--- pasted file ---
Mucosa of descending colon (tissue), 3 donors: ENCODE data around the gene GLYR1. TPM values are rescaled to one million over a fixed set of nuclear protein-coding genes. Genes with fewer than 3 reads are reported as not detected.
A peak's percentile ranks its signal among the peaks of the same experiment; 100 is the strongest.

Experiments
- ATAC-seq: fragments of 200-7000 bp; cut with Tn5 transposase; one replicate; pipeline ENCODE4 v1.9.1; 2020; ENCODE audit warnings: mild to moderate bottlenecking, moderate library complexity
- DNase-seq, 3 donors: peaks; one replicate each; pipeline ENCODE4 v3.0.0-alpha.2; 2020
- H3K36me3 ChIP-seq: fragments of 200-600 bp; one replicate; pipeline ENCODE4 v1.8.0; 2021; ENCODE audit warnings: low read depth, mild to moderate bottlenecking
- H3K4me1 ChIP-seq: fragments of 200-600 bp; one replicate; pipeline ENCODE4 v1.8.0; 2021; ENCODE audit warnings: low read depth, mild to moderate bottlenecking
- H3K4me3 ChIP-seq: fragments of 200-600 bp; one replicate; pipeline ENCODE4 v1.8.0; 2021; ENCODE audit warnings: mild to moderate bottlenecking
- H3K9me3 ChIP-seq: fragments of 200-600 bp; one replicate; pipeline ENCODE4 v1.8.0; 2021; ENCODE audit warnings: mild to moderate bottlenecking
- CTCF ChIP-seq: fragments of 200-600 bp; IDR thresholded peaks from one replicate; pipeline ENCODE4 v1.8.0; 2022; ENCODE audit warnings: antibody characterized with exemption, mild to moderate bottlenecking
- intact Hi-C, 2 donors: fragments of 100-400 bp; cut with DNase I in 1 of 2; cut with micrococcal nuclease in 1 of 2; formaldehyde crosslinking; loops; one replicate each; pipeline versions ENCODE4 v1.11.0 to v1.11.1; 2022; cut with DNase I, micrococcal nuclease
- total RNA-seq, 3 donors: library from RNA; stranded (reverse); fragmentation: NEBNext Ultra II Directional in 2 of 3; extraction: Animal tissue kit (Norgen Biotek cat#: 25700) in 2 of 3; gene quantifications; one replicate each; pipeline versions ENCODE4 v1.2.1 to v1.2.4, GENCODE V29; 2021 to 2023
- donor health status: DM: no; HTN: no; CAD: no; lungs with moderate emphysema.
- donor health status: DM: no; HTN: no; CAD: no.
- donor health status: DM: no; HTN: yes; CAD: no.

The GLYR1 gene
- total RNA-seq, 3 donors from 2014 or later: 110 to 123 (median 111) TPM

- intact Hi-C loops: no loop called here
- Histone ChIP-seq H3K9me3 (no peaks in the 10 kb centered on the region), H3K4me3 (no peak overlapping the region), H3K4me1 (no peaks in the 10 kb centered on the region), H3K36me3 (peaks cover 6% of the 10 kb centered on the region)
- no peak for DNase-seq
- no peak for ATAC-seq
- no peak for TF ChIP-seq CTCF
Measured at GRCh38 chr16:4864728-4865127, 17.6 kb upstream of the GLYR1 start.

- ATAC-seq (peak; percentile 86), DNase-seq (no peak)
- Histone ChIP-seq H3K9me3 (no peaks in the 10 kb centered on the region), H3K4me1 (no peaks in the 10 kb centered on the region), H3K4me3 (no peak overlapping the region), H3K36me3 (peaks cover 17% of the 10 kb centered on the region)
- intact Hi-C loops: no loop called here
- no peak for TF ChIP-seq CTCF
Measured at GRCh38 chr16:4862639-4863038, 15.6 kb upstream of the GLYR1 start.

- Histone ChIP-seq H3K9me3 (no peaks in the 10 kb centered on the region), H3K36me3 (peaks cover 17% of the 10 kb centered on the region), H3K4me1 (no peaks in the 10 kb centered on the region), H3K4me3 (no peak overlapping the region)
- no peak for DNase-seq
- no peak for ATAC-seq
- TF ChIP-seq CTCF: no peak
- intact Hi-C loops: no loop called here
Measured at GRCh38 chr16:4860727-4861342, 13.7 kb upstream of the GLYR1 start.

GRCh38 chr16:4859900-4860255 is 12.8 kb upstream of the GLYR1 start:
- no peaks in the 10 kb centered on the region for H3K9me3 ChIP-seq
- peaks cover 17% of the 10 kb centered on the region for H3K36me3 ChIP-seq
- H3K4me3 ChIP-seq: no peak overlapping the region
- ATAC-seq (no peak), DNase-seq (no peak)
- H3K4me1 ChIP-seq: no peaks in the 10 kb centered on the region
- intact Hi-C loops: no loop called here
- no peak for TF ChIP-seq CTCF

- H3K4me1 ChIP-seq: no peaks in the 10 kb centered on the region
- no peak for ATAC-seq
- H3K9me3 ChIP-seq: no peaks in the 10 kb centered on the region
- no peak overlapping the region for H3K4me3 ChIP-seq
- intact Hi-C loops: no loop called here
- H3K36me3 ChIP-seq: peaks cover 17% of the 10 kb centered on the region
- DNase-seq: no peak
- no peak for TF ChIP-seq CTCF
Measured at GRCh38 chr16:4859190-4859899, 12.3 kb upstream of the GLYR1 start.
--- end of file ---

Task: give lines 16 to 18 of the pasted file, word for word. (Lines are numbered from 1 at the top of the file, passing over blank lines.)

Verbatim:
The GLYR1 gene
- total RNA-seq, 3 donors from 2014 or later: 110 to 123 (median 111) TPM

- intact Hi-C loops: no loop called here